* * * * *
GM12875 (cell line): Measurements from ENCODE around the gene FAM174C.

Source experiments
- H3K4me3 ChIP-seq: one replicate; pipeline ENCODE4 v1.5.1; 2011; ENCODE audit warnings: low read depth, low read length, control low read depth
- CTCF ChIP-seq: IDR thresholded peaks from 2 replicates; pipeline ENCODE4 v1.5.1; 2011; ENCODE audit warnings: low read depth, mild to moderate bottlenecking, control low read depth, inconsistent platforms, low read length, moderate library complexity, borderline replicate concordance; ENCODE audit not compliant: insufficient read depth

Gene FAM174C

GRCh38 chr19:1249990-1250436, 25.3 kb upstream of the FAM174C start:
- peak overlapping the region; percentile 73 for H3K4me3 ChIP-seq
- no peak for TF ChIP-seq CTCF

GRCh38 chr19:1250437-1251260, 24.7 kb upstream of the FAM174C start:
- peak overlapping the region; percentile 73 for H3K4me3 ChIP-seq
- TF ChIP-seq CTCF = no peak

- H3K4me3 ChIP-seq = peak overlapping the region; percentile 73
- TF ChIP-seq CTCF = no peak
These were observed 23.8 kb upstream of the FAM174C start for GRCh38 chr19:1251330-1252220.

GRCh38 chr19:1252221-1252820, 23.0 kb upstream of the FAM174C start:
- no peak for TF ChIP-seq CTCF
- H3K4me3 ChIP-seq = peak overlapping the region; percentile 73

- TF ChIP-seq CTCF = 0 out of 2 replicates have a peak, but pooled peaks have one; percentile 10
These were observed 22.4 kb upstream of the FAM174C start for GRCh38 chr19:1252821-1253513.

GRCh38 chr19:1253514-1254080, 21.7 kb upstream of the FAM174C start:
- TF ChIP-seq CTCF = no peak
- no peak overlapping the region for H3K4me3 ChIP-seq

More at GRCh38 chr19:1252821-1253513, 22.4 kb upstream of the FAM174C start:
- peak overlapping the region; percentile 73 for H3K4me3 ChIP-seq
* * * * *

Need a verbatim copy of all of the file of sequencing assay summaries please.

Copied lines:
GM12875 (cell line): Measurements from ENCODE around the gene FAM174C.

Source experiments
- H3K4me3 ChIP-seq: one replicate; pipeline ENCODE4 v1.5.1; 2011; ENCODE audit warnings: low read depth, low read length, control low read depth
- CTCF ChIP-seq: IDR thresholded peaks from 2 replicates; pipeline ENCODE4 v1.5.1; 2011; ENCODE audit warnings: low read depth, mild to moderate bottlenecking, control low read depth, inconsistent platforms, low read length, moderate library complexity, borderline replicate concordance; ENCODE audit not compliant: insufficient read depth

Gene FAM174C

GRCh38 chr19:1249990-1250436, 25.3 kb upstream of the FAM174C start:
- peak overlapping the region; percentile 73 for H3K4me3 ChIP-seq
- no peak for TF ChIP-seq CTCF

GRCh38 chr19:1250437-1251260, 24.7 kb upstream of the FAM174C start:
- peak overlapping the region; percentile 73 for H3K4me3 ChIP-seq
- TF ChIP-seq CTCF = no peak

- H3K4me3 ChIP-seq = peak overlapping the region; percentile 73
- TF ChIP-seq CTCF = no peak
These were observed 23.8 kb upstream of the FAM174C start for GRCh38 chr19:1251330-1252220.

GRCh38 chr19:1252221-1252820, 23.0 kb upstream of the FAM174C start:
- no peak for TF ChIP-seq CTCF
- H3K4me3 ChIP-seq = peak overlapping the region; percentile 73

- TF ChIP-seq CTCF = 0 out of 2 replicates have a peak, but pooled peaks have one; percentile 10
These were observed 22.4 kb upstream of the FAM174C start for GRCh38 chr19:1252821-1253513.

GRCh38 chr19:1253514-1254080, 21.7 kb upstream of the FAM174C start:
- TF ChIP-seq CTCF = no peak
- no peak overlapping the region for H3K4me3 ChIP-seq

More at GRCh38 chr19:1252821-1253513, 22.4 kb upstream of the FAM174C start:
- peak overlapping the region; percentile 73 for H3K4me3 ChIP-seq